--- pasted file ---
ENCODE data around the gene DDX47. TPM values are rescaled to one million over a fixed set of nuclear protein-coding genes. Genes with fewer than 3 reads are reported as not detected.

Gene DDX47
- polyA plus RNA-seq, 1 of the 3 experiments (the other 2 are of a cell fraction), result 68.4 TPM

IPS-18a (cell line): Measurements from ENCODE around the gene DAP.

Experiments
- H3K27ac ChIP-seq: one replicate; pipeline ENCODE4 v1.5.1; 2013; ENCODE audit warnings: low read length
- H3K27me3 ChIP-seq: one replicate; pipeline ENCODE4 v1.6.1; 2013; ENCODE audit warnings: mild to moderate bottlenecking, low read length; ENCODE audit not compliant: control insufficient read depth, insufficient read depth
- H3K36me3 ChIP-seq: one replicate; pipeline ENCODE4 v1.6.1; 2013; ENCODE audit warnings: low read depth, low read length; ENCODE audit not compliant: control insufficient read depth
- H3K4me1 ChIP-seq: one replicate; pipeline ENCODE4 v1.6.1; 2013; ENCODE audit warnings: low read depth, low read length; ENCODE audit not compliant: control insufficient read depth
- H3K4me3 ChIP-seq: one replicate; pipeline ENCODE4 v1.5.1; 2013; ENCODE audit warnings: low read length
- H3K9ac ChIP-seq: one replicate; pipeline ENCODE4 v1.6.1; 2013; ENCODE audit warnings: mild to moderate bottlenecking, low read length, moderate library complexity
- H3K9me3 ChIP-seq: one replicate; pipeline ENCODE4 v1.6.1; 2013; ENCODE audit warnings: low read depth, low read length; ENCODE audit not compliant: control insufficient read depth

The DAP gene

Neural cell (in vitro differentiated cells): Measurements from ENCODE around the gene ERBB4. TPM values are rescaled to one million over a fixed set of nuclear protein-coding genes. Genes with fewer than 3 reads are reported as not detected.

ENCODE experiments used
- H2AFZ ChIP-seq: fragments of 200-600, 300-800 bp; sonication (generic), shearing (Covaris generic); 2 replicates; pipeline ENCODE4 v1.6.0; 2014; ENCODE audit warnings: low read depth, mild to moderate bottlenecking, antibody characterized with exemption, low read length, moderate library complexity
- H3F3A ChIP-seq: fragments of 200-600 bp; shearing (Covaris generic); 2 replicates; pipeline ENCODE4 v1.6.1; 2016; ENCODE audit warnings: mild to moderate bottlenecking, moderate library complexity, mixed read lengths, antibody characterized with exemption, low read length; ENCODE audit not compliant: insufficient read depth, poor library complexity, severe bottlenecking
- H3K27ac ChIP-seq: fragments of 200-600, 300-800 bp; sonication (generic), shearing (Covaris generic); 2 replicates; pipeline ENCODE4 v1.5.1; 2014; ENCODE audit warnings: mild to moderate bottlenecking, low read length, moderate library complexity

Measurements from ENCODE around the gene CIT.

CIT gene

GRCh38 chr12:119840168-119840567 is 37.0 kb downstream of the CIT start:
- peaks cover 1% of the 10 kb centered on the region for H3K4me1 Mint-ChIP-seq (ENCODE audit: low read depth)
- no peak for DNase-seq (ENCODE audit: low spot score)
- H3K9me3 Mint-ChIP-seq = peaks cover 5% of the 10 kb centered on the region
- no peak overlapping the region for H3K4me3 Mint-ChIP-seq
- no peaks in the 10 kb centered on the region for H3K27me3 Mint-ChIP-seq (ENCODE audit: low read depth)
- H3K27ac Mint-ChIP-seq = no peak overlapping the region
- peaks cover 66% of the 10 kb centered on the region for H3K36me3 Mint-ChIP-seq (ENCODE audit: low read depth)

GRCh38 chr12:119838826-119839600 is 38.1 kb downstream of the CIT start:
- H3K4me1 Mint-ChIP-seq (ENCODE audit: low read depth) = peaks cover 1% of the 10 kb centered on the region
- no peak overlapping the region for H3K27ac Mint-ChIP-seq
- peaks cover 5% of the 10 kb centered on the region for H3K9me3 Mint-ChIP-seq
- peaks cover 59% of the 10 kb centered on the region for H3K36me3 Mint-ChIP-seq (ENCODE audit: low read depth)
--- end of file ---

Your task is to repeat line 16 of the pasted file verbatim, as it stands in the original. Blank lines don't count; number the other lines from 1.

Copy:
- H2AFZ ChIP-seq: fragments of 200-600, 300-800 bp; sonication (generic), shearing (Covaris generic); 2 replicates; pipeline ENCODE4 v1.6.0; 2014; ENCODE audit warnings: low read depth, mild to moderate bottlenecking, antibody characterized with exemption, low read length, moderate library complexity